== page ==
The Palestinian Authority issued payments to terrorists and their families totaling more than $1 billion over a four year period, according to a recent study by the Jerusalem Center for Public Affairs. The sum accounts for seven percent of the PA’s budget and is equivalent to 20 percent of the foreign aid the PA receives annually.
The payments are written into PA law, which declares that the prisoners — who are often convicted of security offenses — are “a fighting sector and an integral part of the weave of Arab Palestinian society,” and guarantees “the financial rights of the prisoner and his family.” Prisoners consequently receive a significant payment while incarcerated, as well as jobs or salaries upon their release. The time they served behind bars also counts toward their seniority in PA institutions.
A prisoner who completed a five-year sentence or longer is entitled to a civil service job in the PA. As longer sentences result in greater authority and better pay, it means that Palestinians incarcerated for more serious crimes, including terror, are rewarded more generously.
The PA’s 2016 budget allocated 488.4 million shekels (about $128 million) for salaries to imprisoned terrorists and released prisoners, according to the report. In addition, payments to families of “martyrs” — which include Palestinians killed while carrying out terror attacks — totaled 663.6 million shekels (about $175 million). Overall, the PA paid 1.152 billion shekels (about $303 million) in terror related payments in 2016.
“This equals about seven percent of the overall budget and almost 30 percent of the projected foreign aid, most of which goes to the general budget,” the report stated. “2.925 billion shekels out of the 3.881 billion in foreign aid go to the general budget and salaries to terrorists and families amount to almost 40 percent of the aid directed to the general budget.”
The PA’s budgets for 2013 to 2016 each allocated over $270 million in payments for terrorists and their families, according to the research presented in the paper.
In order to escape growing criticism of the practice, the PA ended direct payments to terrorists and their families in 2010 and instead began sending the funds to the PLO, which distributes the funds to their intended recipients.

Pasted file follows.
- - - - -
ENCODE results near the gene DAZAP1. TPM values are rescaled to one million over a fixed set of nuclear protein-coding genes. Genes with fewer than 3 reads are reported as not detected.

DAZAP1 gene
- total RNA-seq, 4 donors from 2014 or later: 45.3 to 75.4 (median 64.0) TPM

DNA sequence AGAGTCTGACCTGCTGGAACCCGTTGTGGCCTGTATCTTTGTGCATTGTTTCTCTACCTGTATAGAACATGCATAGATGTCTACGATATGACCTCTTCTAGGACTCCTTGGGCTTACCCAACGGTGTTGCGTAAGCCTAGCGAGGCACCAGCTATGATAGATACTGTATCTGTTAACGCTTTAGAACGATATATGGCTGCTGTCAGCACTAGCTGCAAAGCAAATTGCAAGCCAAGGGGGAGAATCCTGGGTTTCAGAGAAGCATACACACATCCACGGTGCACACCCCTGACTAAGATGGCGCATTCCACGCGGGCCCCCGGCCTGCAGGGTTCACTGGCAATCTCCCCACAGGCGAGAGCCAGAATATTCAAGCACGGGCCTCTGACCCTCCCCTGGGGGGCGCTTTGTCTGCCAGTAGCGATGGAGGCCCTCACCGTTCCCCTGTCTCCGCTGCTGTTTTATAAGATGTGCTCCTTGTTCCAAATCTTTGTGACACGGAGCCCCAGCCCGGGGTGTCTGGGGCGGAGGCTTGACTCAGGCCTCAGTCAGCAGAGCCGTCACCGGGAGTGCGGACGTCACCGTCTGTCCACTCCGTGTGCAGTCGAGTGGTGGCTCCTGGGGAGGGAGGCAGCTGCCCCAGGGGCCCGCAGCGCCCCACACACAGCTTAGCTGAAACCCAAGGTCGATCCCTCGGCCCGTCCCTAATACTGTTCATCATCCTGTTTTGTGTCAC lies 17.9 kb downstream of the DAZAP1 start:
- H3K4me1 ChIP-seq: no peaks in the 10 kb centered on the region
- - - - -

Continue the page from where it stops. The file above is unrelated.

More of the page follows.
Earlier this month, Nabil Shaath, an advisor to PA President Mahmoud Abbas, defied President Donald Trump’s call to end the payments to terrorists, calling the notion “insane.”
Despite Shaath’s dismissal, Trump reiterated his disapproval of the practice during his joint appearance with Abbas in Bethlehem on Tuesday. “Peace can never take root in an environment where violence is tolerated, funded and even rewarded,” he said.
The Wall Street Journal‘s editorial board argued in November of last year that payments to Palestinian terrorists “are an official incentive program for murder that in any other context would be recognized as state sponsorship of terror.”
Eli Lake wrote in Bloomberg View in July, 2016 that offering salaries to Palestinians who kill Israelis “encourages” terror attacks “as a legitimate act of resistance.”
The subject of payments to terrorists came to the fore in Britain in March 2016 after The Mail on Sunday published an exposé showing that the PA paid generous salaries to a number of convicted Palestinian terrorists. That report, as well as another released by Israel Radio, was based on research done by Palestinian Media Watch, a nonprofit that has documented how the PA incentivizes terror since 2011.
A 2014 report in The Telegraph showed that the PA used over $90 million in British foreign aid to pay convicted terrorists in 2013. This equaled around 16 percent of all foreign aid payments to the PA.